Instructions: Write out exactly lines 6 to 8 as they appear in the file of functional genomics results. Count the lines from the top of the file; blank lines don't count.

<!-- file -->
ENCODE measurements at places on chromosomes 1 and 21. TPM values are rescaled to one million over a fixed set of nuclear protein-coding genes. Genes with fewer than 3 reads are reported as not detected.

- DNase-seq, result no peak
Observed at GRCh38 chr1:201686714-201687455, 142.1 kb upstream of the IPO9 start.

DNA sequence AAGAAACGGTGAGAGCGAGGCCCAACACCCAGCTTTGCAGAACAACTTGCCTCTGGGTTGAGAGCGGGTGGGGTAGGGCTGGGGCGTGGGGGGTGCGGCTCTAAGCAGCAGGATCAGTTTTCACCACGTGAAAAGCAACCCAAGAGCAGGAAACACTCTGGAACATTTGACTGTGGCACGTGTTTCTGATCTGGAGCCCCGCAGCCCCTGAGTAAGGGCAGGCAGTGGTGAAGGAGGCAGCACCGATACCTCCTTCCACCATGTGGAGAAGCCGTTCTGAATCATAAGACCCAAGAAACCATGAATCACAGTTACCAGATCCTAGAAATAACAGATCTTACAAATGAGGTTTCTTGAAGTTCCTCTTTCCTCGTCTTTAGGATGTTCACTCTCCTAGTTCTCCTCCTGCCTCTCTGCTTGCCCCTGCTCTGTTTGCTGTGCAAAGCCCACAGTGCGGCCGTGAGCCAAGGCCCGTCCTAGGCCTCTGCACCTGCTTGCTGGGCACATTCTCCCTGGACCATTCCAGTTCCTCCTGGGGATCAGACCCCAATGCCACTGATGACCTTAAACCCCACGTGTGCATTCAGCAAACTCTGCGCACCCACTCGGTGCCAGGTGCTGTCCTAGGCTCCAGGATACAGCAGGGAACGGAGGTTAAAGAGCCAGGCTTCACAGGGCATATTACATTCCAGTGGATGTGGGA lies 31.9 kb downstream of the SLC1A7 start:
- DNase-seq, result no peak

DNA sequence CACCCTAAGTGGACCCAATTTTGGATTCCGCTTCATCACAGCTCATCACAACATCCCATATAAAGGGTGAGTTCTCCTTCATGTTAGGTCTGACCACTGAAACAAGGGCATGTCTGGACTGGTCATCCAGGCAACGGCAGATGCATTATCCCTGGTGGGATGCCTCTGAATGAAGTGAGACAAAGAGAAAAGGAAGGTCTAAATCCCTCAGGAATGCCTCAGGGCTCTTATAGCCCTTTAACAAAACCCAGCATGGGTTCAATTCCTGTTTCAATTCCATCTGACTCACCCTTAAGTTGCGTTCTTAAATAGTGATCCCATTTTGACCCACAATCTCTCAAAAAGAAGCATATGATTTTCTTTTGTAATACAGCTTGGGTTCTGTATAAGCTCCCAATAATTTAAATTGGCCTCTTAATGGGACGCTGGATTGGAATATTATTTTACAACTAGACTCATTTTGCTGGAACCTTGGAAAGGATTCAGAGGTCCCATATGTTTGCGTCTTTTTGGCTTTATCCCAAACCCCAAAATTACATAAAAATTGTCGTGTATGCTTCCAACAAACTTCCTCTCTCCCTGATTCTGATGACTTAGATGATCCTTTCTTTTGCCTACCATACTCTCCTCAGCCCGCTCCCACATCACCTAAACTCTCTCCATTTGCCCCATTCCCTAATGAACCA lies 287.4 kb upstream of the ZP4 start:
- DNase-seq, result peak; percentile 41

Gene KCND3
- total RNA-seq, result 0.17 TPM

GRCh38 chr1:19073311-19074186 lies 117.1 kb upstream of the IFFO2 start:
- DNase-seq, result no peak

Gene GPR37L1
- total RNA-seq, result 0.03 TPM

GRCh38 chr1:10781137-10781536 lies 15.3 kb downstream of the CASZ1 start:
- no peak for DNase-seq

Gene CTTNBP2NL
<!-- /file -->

DNA sequence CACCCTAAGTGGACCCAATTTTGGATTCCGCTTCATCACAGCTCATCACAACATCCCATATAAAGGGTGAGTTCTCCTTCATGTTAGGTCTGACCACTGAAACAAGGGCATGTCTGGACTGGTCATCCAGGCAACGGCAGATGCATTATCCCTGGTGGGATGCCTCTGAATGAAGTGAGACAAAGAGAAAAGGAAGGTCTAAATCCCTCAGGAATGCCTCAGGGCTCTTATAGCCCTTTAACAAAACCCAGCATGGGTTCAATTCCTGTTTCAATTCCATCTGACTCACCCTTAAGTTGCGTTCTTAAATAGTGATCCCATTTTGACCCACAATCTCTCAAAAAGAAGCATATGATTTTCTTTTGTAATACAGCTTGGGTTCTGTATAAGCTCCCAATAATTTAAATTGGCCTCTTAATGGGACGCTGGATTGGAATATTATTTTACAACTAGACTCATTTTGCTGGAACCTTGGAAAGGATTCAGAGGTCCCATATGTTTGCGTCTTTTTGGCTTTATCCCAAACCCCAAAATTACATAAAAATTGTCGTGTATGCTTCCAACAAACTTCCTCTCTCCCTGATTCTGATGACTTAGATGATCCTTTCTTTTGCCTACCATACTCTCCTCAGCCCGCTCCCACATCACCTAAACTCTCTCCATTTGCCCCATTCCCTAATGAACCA lies 287.4 kb upstream of the ZP4 start:
- DNase-seq, result peak; percentile 41

Gene KCND3